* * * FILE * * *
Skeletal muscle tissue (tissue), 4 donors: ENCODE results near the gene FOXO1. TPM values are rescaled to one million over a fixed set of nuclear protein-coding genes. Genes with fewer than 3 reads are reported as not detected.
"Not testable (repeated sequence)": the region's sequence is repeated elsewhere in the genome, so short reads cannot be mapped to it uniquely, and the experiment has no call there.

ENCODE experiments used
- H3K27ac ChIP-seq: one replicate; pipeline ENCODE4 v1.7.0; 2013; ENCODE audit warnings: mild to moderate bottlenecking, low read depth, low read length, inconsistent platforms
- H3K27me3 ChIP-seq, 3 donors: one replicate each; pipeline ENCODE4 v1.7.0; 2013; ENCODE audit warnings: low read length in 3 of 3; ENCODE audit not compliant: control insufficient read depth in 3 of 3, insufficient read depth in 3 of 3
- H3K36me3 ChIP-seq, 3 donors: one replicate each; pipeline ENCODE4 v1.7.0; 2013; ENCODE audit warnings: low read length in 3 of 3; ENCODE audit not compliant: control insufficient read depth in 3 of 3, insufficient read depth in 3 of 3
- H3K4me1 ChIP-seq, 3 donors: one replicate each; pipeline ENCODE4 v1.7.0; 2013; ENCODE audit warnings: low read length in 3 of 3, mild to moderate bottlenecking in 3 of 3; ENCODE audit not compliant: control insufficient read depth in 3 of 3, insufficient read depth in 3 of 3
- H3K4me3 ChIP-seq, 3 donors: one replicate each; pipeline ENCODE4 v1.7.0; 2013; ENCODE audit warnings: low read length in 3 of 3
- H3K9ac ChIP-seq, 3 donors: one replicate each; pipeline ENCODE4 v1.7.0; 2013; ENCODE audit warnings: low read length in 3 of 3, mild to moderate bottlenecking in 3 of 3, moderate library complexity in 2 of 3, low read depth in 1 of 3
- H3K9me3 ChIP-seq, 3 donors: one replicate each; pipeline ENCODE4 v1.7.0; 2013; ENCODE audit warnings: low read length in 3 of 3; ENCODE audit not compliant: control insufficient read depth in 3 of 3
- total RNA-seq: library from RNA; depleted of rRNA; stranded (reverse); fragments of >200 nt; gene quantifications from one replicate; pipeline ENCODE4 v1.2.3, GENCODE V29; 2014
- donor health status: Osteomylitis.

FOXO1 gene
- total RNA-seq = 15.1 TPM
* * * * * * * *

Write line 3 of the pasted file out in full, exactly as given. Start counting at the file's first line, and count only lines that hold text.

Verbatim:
ENCODE experiments used